Now that the Grammar is in Logos, you can not only read or search the book, you can type the verse you are studying in the Bible Reference Browser and have an instant list of the sections with grammatical discussion appropriate to your verse, just click on the link and go directly to that section.

    Greek Grammar = $39.95 http://www.logos.com/products/product.asp?item=1733
    800-875-6467<HR></BLOCKQUOTE>Hope this helps
     
  6. Pete Richert

    Pete Richert
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    Before I give my advice, I want to stress that I think one can "really" understand the scriptures without learning Greek and Hebrew. I don't want to discourage you from trying because it is my favorite hobby and a noble pursuit. But I don't think you should have the understanding that the true meaning is hidden in the language. There are lots of good commentaries that can help explain the difficult Greek sections and therefor their difficult english translations. These commentaries will certianly disagree though and what you will find when you get into it is that the Greek is usually just am ambigious. Context and Theology will have as much weight as actual grammer.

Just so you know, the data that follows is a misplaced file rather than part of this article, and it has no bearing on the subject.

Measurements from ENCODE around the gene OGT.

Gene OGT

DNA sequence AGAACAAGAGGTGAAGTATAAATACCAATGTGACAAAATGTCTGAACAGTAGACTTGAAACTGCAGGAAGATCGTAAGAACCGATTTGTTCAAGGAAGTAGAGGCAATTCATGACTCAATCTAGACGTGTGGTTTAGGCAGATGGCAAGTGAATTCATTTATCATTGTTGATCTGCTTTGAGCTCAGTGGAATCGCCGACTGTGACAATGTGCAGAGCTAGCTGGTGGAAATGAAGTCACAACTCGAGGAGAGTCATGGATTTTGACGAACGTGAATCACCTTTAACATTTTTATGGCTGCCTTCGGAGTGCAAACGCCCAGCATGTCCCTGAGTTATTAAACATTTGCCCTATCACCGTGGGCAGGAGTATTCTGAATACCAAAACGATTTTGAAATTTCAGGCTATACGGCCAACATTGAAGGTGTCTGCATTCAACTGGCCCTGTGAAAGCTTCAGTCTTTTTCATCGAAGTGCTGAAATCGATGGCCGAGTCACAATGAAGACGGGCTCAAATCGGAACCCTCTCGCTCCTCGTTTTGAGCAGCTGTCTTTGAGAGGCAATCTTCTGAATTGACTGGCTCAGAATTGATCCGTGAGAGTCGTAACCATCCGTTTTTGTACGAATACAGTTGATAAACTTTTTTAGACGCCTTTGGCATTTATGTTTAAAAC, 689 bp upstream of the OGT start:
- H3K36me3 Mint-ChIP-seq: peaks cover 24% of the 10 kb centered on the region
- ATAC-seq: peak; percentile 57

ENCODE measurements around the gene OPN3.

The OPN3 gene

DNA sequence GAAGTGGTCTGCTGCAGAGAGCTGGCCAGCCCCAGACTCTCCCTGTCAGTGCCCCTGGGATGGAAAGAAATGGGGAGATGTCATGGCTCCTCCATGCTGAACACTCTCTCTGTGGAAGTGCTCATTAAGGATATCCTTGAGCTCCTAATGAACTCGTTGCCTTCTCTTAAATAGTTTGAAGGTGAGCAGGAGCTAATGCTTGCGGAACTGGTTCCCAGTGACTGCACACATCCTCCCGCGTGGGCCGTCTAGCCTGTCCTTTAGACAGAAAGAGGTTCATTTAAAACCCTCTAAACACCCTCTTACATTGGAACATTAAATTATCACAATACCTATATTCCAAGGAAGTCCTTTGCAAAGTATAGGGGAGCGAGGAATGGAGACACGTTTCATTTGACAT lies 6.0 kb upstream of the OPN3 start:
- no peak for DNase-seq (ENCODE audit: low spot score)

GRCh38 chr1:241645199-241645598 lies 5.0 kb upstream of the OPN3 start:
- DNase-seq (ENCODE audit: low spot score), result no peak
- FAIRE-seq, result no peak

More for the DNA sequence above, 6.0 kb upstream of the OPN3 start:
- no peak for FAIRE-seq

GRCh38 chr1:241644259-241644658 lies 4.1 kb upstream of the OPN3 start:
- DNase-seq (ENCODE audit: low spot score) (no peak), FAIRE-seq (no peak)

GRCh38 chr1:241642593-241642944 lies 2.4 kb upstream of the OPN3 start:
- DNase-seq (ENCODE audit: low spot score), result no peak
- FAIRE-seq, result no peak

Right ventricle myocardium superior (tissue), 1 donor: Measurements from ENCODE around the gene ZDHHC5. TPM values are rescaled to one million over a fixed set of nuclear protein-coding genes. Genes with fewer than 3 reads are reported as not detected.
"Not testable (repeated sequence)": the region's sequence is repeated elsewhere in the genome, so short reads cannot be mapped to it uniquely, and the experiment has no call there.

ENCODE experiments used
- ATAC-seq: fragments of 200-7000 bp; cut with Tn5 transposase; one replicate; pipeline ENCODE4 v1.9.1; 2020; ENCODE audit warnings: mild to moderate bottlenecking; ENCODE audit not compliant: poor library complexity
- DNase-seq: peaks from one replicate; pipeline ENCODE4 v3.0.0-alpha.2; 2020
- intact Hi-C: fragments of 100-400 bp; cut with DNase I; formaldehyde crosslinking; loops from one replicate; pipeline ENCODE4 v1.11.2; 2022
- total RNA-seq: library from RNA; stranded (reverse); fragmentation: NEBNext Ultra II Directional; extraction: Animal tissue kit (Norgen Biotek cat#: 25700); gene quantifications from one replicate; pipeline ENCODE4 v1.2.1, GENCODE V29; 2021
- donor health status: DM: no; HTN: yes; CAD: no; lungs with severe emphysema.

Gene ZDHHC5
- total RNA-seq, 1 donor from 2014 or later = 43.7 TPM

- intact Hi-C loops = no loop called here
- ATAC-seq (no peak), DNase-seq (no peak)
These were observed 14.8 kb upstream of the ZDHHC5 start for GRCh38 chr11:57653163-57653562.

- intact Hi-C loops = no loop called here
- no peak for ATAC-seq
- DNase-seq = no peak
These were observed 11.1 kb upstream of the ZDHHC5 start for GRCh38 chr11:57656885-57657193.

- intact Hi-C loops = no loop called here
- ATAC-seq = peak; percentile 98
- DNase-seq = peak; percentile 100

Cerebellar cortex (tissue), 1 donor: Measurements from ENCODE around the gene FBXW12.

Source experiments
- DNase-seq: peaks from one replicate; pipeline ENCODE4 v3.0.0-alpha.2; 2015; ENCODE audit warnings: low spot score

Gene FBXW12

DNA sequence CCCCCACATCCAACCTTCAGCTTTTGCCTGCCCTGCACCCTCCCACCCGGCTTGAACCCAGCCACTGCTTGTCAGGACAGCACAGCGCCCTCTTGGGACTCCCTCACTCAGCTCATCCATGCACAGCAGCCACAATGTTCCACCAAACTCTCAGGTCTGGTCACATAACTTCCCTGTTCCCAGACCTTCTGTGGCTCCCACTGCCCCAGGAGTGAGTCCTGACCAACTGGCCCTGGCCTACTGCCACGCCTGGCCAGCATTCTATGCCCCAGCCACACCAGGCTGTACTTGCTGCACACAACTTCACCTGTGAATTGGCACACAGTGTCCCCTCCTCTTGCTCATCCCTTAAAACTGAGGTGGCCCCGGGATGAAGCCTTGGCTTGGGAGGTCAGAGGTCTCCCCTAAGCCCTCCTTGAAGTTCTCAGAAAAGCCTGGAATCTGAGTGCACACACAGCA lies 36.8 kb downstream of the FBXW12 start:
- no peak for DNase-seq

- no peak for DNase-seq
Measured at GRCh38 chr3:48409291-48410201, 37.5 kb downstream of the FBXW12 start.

That said: Go for it. I love it and have been studying almost every day for a couple of years. The Zondervan Series mentioned above is by far the best series and has everything you need. While I'm sure many different approaches are fine, I would give the following advice because it worked for me.

    Get Basics of Biblical Greek Grammer and Workbook, both by William Mounce. If you go slow and really learn, this is all you will need for at least six months to a year.

    After you have finished with that get
    A Biblical Greek Reader, also by Dr. Mounce. This will give you more pratice and help ease you into the rough world of the biblical text.

    After that, the world opens up and there are lots of things you can study. If I could only stress it enough I think vocab vocab vocab is the way to go. You get good through practice and you can't practice for too long if you have to look every other word up. Zondervan has The Complete Student's Vocab guide to Biblical Greek which you can use for learning vocab. Also, they have A Reader's Greek English Lexicon of the New Testament by Kubo which gives the most scarse words verse by verse through the NT. It is invaluable for simply sitting down and reading the text, because you have all the definitions right there along side you.